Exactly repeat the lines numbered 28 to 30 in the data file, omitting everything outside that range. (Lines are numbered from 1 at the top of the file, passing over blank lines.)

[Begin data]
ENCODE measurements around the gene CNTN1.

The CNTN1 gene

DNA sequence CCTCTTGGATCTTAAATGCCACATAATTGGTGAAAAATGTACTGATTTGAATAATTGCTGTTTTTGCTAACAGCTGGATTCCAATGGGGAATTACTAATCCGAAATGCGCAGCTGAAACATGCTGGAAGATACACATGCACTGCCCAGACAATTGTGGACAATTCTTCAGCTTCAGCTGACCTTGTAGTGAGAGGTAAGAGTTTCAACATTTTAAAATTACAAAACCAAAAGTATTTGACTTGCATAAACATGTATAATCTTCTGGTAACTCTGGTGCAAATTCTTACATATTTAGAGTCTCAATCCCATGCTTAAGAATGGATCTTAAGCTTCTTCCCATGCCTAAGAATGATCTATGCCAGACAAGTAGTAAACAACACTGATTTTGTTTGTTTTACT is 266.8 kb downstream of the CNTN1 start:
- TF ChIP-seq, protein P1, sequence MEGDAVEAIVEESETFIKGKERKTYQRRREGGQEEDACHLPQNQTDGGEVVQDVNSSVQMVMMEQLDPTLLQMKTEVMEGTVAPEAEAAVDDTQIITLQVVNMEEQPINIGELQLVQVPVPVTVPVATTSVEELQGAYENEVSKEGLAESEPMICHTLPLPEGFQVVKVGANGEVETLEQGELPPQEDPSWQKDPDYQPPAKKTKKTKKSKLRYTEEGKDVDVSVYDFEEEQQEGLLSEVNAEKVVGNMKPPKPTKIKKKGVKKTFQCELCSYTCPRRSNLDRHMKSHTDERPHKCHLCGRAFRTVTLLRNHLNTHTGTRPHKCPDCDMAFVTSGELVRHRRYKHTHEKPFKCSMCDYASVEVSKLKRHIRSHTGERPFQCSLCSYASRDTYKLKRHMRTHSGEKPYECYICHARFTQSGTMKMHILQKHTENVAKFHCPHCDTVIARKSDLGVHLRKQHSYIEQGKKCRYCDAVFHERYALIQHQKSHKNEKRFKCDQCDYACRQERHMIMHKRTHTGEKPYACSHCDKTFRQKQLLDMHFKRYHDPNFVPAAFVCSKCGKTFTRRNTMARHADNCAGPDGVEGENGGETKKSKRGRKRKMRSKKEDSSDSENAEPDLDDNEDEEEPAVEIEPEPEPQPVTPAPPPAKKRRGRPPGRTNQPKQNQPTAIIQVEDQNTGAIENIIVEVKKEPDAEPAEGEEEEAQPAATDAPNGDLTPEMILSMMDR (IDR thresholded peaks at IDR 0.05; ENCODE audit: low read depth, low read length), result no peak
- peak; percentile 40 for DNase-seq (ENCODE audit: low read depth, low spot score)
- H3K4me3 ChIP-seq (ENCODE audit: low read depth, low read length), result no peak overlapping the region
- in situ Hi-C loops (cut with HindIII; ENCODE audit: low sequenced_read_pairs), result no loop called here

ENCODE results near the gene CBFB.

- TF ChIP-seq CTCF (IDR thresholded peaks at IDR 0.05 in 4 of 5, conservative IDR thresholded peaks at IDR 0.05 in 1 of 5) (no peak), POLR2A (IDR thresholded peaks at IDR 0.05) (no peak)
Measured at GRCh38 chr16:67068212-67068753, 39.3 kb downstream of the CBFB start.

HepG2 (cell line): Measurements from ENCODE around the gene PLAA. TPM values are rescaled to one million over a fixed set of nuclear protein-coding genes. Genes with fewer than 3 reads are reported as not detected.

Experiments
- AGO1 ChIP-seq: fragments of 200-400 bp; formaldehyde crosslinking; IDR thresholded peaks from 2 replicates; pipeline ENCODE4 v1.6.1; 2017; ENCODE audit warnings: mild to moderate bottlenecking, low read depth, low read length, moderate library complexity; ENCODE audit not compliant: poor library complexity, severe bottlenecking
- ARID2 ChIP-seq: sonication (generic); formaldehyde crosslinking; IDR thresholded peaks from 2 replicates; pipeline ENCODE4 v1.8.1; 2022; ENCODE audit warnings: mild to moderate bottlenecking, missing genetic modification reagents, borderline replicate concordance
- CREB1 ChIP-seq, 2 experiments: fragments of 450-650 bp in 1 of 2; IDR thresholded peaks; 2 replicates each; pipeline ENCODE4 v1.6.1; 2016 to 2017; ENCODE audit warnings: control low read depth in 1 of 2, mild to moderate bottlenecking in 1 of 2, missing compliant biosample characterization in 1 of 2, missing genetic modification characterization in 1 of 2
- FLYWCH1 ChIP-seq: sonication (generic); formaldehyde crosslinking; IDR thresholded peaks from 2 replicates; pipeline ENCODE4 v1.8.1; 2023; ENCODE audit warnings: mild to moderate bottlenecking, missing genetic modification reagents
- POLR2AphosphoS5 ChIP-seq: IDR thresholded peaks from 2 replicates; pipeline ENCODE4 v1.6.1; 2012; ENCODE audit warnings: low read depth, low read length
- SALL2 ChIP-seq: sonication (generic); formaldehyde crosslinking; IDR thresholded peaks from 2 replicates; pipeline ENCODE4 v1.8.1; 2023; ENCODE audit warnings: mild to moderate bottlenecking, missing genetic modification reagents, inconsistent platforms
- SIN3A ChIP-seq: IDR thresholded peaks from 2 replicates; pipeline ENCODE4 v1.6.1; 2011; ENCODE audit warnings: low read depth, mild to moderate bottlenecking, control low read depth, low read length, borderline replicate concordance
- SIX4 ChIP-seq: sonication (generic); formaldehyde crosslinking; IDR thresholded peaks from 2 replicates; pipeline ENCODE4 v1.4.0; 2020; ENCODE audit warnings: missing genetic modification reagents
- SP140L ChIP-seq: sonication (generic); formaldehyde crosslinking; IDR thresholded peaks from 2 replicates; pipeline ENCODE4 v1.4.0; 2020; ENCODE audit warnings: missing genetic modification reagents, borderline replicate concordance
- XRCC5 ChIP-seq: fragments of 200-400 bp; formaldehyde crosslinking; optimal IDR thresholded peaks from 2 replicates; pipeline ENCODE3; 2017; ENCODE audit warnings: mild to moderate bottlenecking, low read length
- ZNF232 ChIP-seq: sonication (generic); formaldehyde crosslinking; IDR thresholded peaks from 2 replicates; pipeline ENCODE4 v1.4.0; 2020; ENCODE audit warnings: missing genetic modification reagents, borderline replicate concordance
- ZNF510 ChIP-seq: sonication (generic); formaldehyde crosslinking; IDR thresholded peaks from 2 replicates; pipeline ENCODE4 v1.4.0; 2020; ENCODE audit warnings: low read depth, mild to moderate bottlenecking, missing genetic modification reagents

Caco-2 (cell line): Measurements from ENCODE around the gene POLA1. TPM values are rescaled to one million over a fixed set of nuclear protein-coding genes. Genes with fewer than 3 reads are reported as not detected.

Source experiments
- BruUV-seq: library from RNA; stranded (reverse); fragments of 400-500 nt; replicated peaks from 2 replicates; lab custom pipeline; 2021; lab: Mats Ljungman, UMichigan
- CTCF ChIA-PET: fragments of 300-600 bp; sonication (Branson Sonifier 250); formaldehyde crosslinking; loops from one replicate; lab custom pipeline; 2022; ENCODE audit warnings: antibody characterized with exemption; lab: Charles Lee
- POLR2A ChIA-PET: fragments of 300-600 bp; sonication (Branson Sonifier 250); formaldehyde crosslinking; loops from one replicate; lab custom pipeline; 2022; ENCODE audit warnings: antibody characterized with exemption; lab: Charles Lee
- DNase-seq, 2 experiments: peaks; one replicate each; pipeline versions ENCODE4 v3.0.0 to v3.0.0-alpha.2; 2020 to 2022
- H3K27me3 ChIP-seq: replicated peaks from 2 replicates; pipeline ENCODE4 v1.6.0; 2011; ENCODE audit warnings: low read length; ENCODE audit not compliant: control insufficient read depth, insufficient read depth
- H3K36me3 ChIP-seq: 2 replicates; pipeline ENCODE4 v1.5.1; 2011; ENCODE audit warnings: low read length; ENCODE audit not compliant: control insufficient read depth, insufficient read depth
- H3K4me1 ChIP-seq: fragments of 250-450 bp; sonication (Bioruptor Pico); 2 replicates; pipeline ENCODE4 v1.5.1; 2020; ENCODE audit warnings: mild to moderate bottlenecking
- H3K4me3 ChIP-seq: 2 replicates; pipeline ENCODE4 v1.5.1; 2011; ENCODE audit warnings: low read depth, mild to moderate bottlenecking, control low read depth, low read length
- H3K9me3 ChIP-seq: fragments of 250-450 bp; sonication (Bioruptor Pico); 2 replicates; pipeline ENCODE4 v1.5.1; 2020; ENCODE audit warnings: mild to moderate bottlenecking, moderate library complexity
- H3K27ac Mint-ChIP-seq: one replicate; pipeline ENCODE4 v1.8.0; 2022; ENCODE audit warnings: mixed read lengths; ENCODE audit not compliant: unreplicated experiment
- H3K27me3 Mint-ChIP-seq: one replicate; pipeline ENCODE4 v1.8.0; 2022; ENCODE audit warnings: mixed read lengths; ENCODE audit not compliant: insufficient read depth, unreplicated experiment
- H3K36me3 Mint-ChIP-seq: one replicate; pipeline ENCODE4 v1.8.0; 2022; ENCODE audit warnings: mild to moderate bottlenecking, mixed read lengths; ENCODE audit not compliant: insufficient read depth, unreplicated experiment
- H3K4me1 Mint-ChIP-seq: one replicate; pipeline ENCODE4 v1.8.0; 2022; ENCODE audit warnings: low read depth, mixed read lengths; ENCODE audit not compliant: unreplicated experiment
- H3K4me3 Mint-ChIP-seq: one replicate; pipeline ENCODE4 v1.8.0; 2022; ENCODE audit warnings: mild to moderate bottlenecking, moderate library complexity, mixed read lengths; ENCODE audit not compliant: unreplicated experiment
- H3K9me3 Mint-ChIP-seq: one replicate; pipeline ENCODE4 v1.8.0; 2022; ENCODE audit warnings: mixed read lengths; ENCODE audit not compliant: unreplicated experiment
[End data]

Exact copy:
- CTCF ChIA-PET: fragments of 300-600 bp; sonication (Branson Sonifier 250); formaldehyde crosslinking; loops from one replicate; lab custom pipeline; 2022; ENCODE audit warnings: antibody characterized with exemption; lab: Charles Lee
- POLR2A ChIA-PET: fragments of 300-600 bp; sonication (Branson Sonifier 250); formaldehyde crosslinking; loops from one replicate; lab custom pipeline; 2022; ENCODE audit warnings: antibody characterized with exemption; lab: Charles Lee
- DNase-seq, 2 experiments: peaks; one replicate each; pipeline versions ENCODE4 v3.0.0 to v3.0.0-alpha.2; 2020 to 2022